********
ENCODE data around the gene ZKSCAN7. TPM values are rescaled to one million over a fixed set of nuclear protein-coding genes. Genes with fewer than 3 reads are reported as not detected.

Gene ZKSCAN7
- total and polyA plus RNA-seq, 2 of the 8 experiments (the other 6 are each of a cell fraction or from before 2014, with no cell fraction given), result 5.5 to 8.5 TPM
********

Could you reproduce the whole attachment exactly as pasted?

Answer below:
ENCODE data around the gene ZKSCAN7. TPM values are rescaled to one million over a fixed set of nuclear protein-coding genes. Genes with fewer than 3 reads are reported as not detected.

Gene ZKSCAN7
- total and polyA plus RNA-seq, 2 of the 8 experiments (the other 6 are each of a cell fraction or from before 2014, with no cell fraction given), result 5.5 to 8.5 TPM